Has Lake Michigan's King Salmon Fishery Collapsed?
Salmon eggs via Wikimedia CommonsIn a nutshell, this year's fall run of king salmon most places in Lake Michigan was impressively dismal. Streams that historically hosted returns of multiple thousands of fish may not have gotten even a thousand fish. Streams that historically host hundreds of fish had runs of just a few dozen.
The poor run echoed the generally poor fishing success for king salmon up and down the lake all season. But worse, since each state’s cold water hatchery system requires hundreds of thousands of fertilized eggs to fill their tanks and raceways to meet set production goals, getting enough eggs became problematic.
Double trouble came as a result of interagency agreements between the states made years ago. Historically, the state of Michigan had more mature king salmon than it would ever need. Indiana always had enough steelhead returning to the places they could be caught and used for brood-stock than it could use. It made sense for the two states to each do what they did best and swap fertilized king eggs for ready-to-hatch steelhead roe.
Deals only work when both parties working the deal have ample resources. In this case, the Michigan DNR’s healthy surplus of king salmon eggs turned out to be less than healthy. Stocking cutbacks in made 2013 certainly lowered the number of kings returning as mature fish this year. At the time, it was hoped and expected that natural reproduction would buoy up the runs, but Mother Nature can throw curve balls that would make any MLB pitcher envious.
Last year’s (2014) less than stellar salmon run was viewed as warning of things to come. Last year, Michigan barely met their needs and the surpluses to send elsewhere.
Indiana got most of their king salmon eggs this year from this weir on the Root River in Wisconsin. Photo: Author
In 2015, creel reports from the summer fishing, early returns to spawning stream and other monitoring techniques foretold of the preceding year’s problem repeating, or worse. Early-on, Indiana and Illinois DNRs were warned to start looking elsewhere for the eggs they need for their own hatchery programs because Michigan may not have enough to share or fulfill their commitments.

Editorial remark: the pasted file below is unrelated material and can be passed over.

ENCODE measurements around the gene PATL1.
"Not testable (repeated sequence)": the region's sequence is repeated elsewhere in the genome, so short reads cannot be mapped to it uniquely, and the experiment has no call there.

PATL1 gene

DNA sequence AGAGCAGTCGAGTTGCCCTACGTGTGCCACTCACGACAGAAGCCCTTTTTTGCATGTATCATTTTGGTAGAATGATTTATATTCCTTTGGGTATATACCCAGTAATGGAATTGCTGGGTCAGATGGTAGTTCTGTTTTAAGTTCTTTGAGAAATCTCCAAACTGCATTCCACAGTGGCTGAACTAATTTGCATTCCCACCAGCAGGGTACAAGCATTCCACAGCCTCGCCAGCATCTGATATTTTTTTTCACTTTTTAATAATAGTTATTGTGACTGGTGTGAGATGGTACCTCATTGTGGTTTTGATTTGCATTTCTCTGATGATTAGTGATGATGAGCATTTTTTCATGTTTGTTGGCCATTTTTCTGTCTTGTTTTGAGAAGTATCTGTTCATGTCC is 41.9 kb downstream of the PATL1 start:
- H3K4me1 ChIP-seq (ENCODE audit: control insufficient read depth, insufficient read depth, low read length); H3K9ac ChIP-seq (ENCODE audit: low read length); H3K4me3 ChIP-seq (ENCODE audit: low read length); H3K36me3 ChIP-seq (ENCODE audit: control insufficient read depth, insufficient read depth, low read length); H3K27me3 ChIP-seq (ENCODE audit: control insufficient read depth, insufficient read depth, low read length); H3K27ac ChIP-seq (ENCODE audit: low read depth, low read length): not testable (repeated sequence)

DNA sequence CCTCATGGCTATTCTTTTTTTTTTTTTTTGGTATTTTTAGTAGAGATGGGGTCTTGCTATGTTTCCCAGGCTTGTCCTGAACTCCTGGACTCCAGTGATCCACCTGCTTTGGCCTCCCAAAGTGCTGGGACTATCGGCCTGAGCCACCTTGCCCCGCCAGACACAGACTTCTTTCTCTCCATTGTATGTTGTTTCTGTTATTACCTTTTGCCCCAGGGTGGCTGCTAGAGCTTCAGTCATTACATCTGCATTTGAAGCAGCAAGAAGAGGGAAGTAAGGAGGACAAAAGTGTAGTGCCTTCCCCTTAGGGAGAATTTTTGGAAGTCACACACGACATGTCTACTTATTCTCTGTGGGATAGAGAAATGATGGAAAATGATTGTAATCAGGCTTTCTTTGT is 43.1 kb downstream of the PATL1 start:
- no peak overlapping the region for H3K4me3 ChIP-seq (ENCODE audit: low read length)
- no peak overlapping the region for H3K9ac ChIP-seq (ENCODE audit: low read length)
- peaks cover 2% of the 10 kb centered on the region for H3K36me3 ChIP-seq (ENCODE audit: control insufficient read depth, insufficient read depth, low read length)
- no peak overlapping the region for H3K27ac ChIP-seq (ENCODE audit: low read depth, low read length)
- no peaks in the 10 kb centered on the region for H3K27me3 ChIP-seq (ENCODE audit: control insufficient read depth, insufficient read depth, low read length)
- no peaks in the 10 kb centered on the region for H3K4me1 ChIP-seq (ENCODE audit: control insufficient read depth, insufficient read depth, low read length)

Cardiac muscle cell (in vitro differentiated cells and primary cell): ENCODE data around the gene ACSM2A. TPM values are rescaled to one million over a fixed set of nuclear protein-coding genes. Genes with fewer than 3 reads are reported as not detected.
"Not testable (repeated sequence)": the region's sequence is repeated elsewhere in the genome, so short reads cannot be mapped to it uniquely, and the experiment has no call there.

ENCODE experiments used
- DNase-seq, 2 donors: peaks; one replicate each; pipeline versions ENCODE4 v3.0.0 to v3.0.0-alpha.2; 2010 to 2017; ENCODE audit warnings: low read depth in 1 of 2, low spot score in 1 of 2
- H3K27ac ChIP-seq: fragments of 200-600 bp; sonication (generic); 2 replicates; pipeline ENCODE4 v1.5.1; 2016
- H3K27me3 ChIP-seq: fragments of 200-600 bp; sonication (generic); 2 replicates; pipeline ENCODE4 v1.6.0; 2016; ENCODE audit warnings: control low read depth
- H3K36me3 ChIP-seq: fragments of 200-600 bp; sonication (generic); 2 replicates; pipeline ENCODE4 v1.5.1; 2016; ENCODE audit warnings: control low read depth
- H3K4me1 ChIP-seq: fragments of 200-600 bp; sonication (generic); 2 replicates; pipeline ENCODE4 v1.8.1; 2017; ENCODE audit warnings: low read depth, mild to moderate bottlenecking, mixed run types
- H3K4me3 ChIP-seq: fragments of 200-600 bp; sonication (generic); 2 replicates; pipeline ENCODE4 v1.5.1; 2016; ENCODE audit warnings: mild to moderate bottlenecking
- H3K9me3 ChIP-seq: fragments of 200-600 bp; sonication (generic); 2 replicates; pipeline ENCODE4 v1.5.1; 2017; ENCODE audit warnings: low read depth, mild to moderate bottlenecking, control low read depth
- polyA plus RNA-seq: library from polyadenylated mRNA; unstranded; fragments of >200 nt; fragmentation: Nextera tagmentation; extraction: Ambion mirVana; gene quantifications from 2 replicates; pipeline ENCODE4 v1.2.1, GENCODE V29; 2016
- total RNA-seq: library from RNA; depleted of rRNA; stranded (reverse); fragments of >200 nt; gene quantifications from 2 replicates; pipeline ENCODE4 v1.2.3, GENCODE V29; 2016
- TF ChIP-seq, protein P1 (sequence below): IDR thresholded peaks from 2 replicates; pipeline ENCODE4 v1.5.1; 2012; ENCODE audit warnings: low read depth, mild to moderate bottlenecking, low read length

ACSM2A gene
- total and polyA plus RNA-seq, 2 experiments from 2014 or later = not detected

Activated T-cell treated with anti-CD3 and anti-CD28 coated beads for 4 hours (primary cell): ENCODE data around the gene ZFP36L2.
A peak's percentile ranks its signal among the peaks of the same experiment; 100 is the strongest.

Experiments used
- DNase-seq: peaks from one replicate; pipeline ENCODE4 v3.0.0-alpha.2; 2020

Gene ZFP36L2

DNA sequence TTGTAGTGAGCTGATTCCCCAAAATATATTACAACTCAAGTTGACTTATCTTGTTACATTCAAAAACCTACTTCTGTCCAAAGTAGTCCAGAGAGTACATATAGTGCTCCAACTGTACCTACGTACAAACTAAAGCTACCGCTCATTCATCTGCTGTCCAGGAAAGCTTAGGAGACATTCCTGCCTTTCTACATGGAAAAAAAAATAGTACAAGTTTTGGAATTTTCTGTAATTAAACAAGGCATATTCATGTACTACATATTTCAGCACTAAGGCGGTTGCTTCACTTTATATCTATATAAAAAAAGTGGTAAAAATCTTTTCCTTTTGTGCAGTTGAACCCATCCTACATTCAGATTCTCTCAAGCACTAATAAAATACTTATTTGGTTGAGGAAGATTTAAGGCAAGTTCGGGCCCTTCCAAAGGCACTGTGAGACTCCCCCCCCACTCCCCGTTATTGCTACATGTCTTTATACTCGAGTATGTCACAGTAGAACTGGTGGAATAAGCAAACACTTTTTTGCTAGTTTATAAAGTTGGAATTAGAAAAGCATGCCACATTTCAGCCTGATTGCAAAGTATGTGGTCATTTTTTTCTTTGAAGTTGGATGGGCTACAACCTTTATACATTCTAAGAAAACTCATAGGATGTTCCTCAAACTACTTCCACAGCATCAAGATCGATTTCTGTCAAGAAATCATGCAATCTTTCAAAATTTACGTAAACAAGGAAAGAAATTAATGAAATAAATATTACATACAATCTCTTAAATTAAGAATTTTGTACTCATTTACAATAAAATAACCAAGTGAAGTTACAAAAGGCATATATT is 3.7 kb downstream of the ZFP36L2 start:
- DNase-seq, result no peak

This proved to be the case. Fall egg harvests for Michigan hatcheries produced only 3 million eggs in 2015, enough to fully stock Michigan’s needs but there were no eggs available to fill the Indiana and Illinois facilities.
Indiana does have the capability of gathering eggs from fish passing through the fish ladder on the St. Joseph River at South Bend. A fish trap was engineered into the design of this ladder when it was built but typically it’s only used to capture Skamania steelhead. A few years ago a lamprey barrier was installed in Trail Creek, one of Indiana’s two major tributaries to Lake Michigan. It’s possible to harvest spawning run kings at this weir, as well.
Illinois has no tributaries to Lake Michigan so the IL DNR has no homegrown source of king salmon (or other salmonid) eggs. When MDNR spread the word, Illinois went shopping.
Indiana’s fall run of king salmon turned out to be as poor as Michigan’s or worse. They went shopping, as well.
The relative bright spot on the lake was the king salmon spawning runs on the Wisconsin side were quite strong, compared to the returns posted by the other three states. Although the 2015 spawning run in Wisconsin was somewhat later than usual in 2015 and fish numbers were down as expected because of the 2013 stocking reduction, Wisconsin DNR fisheries staff at the Strawberry Creek Chinook Facility in Sturgeon Bay met their goal of 1.5 million eggs needed to produce the approximately 810,000 fish planned for Wisconsin’s spring 2016 stocking.
The Root River, in Southeast Wisconsin has an egg-taking facility usually used only for steelhead and coho salmon. Wisconsin fisheries workers opened the facility and invited a team from Indiana to come up to harvest enough eggs to fill their needs. Illinois eventually obtained their target number of eggs from a Wisconsin DNR facility in Kewaunee.
By working together instead of as rivals, Lake Michigan’s king salmon production facilities are now at capacity. That’s great news for now.
We’ll just have to wait to see what next year brings.
Michigan DNR says future 'not awesome' for king salmon
News: Indiana recieves king salmon eggs from Wisconsin
Wildindiana: Fish On! Tactics for king salmon
External links: Mike McKee, The Michigan City News-Dispatch-
Info learned about lake Chinook